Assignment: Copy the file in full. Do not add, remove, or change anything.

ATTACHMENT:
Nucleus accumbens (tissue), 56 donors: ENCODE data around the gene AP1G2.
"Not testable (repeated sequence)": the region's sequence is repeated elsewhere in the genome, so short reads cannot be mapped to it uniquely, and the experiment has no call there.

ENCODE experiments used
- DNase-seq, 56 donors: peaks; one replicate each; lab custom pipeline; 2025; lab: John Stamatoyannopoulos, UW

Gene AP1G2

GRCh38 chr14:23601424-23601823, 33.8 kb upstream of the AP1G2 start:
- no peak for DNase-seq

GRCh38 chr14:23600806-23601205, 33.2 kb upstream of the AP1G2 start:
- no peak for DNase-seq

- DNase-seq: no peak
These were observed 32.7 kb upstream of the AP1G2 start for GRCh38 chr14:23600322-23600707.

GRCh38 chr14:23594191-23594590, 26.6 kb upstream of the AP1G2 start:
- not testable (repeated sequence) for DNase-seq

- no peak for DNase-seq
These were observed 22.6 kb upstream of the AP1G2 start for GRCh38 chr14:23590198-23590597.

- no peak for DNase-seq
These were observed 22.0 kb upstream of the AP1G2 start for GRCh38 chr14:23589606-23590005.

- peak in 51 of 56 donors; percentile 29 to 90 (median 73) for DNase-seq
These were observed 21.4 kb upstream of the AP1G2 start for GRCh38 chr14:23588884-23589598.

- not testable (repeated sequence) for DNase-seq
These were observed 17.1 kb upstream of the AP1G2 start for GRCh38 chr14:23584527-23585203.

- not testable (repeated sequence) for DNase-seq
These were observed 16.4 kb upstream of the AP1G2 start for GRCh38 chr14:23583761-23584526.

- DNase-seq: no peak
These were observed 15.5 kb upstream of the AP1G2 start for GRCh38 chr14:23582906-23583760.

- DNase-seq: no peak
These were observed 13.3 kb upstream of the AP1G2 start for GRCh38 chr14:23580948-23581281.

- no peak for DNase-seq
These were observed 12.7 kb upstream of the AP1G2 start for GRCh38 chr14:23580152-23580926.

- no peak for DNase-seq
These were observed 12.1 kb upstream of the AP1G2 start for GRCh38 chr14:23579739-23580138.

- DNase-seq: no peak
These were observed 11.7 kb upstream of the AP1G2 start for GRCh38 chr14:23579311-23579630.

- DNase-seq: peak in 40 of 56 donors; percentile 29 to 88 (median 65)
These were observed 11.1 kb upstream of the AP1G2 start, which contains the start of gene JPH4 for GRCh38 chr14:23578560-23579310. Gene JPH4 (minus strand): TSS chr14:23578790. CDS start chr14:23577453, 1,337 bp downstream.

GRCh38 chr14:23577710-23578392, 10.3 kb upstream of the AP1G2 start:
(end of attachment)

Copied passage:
Nucleus accumbens (tissue), 56 donors: ENCODE data around the gene AP1G2.
"Not testable (repeated sequence)": the region's sequence is repeated elsewhere in the genome, so short reads cannot be mapped to it uniquely, and the experiment has no call there.

ENCODE experiments used
- DNase-seq, 56 donors: peaks; one replicate each; lab custom pipeline; 2025; lab: John Stamatoyannopoulos, UW

Gene AP1G2

GRCh38 chr14:23601424-23601823, 33.8 kb upstream of the AP1G2 start:
- no peak for DNase-seq

GRCh38 chr14:23600806-23601205, 33.2 kb upstream of the AP1G2 start:
- no peak for DNase-seq

- DNase-seq: no peak
These were observed 32.7 kb upstream of the AP1G2 start for GRCh38 chr14:23600322-23600707.

GRCh38 chr14:23594191-23594590, 26.6 kb upstream of the AP1G2 start:
- not testable (repeated sequence) for DNase-seq

- no peak for DNase-seq
These were observed 22.6 kb upstream of the AP1G2 start for GRCh38 chr14:23590198-23590597.

- no peak for DNase-seq
These were observed 22.0 kb upstream of the AP1G2 start for GRCh38 chr14:23589606-23590005.

- peak in 51 of 56 donors; percentile 29 to 90 (median 73) for DNase-seq
These were observed 21.4 kb upstream of the AP1G2 start for GRCh38 chr14:23588884-23589598.

- not testable (repeated sequence) for DNase-seq
These were observed 17.1 kb upstream of the AP1G2 start for GRCh38 chr14:23584527-23585203.

- not testable (repeated sequence) for DNase-seq
These were observed 16.4 kb upstream of the AP1G2 start for GRCh38 chr14:23583761-23584526.

- DNase-seq: no peak
These were observed 15.5 kb upstream of the AP1G2 start for GRCh38 chr14:23582906-23583760.

- DNase-seq: no peak
These were observed 13.3 kb upstream of the AP1G2 start for GRCh38 chr14:23580948-23581281.

- no peak for DNase-seq
These were observed 12.7 kb upstream of the AP1G2 start for GRCh38 chr14:23580152-23580926.

- no peak for DNase-seq
These were observed 12.1 kb upstream of the AP1G2 start for GRCh38 chr14:23579739-23580138.

- DNase-seq: no peak
These were observed 11.7 kb upstream of the AP1G2 start for GRCh38 chr14:23579311-23579630.

- DNase-seq: peak in 40 of 56 donors; percentile 29 to 88 (median 65)
These were observed 11.1 kb upstream of the AP1G2 start, which contains the start of gene JPH4 for GRCh38 chr14:23578560-23579310. Gene JPH4 (minus strand): TSS chr14:23578790. CDS start chr14:23577453, 1,337 bp downstream.

GRCh38 chr14:23577710-23578392, 10.3 kb upstream of the AP1G2 start: